Regional Trade: Options for Overcoming the Crisis

To be able to ship cargo throughout the region, Central American business leaders are exploring options for moving goods using alternative methods, such as shipping.

Thursday, June 14, 2018

Representatives from the Costa Rican government and the union of exporters met to address the issue of blockades in Nicaragua and the logistical drawbacks that they have caused, since Costa Rica transports by land about five thousand containers to the other Central American countries every month. As a result of this meeting, both parties concluded that the most viable option is to use maritime transport.

Reporting on the topic, published that " ... After more than two hours of deliberations, representatives from almost all of the chambers, the president in office and Chancellor, Epsy Campbell, the minister of coordination with the private sector, André Garnier, and officials from the Ministries of Foreign Trade (Comex), Public Works and Transportation (MOPT), concluded that the air option is impossible because of the high costs and that the solution is maritime options.See "Entrepreneurs and Costa Rican government look to sea transport to overcome blockades in Nicaragua" (In Spanish)

For its part, the Logistics Business Council of Panama requested that the Central American Integration System intercede with the Government of Nicaragua, to liberate cargo transport units in the country, which have been trapped in Nicaraguan territory for 16 days.

René Paredes, president of the National Chamber of Transport and Cargo of Panama, explained to that what they are requesting " ...' is that the protocols of the regional integration organizations be activated so that Nicaragua, as a member of SICA, is granted a period of between 8 and 10 days for the passage of transport units with international license plates to be released. We need the goods in transit to arrive at their destination and for transporters to be able to return to their country'.See "Cargo transporters request assistance from SICA"(In Spanish)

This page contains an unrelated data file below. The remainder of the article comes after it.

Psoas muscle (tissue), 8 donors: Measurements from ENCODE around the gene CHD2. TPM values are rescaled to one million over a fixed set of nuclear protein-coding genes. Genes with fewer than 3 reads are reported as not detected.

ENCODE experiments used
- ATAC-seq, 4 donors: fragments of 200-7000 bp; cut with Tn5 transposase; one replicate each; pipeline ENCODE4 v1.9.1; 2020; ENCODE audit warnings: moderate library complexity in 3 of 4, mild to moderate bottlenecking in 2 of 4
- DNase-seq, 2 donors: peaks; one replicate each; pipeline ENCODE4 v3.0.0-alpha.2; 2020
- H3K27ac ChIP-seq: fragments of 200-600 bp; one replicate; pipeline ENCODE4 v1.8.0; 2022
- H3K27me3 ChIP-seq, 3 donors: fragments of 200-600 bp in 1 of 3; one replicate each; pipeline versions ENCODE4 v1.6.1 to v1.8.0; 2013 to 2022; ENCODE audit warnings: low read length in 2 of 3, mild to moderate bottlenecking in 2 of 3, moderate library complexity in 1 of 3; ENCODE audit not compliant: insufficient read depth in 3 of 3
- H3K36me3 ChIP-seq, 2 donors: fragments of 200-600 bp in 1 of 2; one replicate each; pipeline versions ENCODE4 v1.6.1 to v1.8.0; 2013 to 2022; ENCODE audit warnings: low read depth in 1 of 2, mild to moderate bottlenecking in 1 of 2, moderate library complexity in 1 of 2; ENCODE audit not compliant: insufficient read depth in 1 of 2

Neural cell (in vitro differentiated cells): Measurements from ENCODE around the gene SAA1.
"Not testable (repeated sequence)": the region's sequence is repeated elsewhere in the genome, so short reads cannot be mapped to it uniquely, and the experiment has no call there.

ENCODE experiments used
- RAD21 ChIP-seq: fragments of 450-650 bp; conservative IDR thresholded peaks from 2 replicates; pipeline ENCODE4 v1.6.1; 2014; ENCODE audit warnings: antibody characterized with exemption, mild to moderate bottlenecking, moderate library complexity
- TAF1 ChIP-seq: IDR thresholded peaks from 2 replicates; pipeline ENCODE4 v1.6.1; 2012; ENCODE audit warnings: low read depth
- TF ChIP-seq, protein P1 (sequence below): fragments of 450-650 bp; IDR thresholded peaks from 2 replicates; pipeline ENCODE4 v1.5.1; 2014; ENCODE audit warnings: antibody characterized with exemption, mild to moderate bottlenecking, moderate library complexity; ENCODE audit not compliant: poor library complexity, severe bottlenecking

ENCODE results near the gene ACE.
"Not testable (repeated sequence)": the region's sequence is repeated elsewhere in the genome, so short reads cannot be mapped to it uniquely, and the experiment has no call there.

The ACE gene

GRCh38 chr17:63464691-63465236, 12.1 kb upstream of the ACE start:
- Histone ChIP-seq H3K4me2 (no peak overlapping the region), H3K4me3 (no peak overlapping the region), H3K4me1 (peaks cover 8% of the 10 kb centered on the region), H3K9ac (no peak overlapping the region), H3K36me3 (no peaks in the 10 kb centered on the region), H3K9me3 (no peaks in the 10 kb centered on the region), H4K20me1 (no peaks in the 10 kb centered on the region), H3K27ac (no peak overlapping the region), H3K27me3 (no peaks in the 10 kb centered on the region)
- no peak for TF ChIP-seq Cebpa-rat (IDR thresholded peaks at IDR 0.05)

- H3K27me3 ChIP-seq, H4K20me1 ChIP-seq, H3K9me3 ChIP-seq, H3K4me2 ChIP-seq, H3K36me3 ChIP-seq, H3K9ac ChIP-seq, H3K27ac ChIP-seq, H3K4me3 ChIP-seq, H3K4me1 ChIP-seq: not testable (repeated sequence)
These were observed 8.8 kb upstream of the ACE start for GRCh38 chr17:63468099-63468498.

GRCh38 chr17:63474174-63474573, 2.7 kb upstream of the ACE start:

From a statement issued by the Government of Costa Rica:

The incumbent president, Epsy Campbell Barr, convened an inter-institutional meeting with the private sector, in an effort to mitigate the direct impact on land imports and exports from Costa Rica to Central America, as a result of the political crisis in Nicaragua. 
The meeting took place this Wednesday in the Presidential House with the participation of Campbell, the Minister of Public Works and Transportation, Rodolfo Méndez Mata; the appointed Minister of Foreign Trade, Dyalá Jiménez; the Minister of Coordination and Liaison with the private sector, André Garnier, and a score of business representatives. 

Read full article (in Spanish).

More on this topic

Maritime Transport: Too Expensive to Be Sustainable

June 2020

Currently, transporting goods by sea between Central American countries can increase freight costs by at least 60% compared to the land option, which represents an obstacle to changing the way goods are transferred in the region.

As a result of the closure of the Penas Blancas customs crossing, on the border between Costa Rica and Nicaragua, some businessmen in the region had to resort to the sea route in order to deliver their orders.

Crisis and its Impact on the Region

October 2018

The complex economic and political situation that has affected Nicaragua since April continues to affect Central America, where exporters report losses of $45 million.

In the past months, cargo transport faced difficulties in moving goods along Nicaragua's highways due to demonstrators' blockades and insecurity, seriously affecting Central American companies.

Cargo Ferry Between La Union and Caldera Back On the Table

July 2018

In order to minimize some of the impact that the Nicaraguan crisis has had on intraregional trade, the governments of Costa Rica and El Salvador have announced that they are now in a position to start ferry operations.

After unsuccessfully trying to implement this maritime cargo transport option, in May of last year the Spanish shipping company Odiel decided to end the negotiation process to operate the ferry, due to a disagreement over the setting of tariffs that would have to be charged for the service. Since then, the project has been forgotten.  

Central America and The Cost of the Crisis

June 2018

With the paralyzation of the cargo transport and the retention of about 6 thousand units in Nicaragua, the region is starting to feel the effects of a crisis with no potential solution in the short term.

The crisis in Nicaragua has created high costs in all countries in the region, as according to the latest report it is estimated that at least some 6,000 heavy cargo vehicles are trapped due to the violence and blockades that have intensified in the last weeks.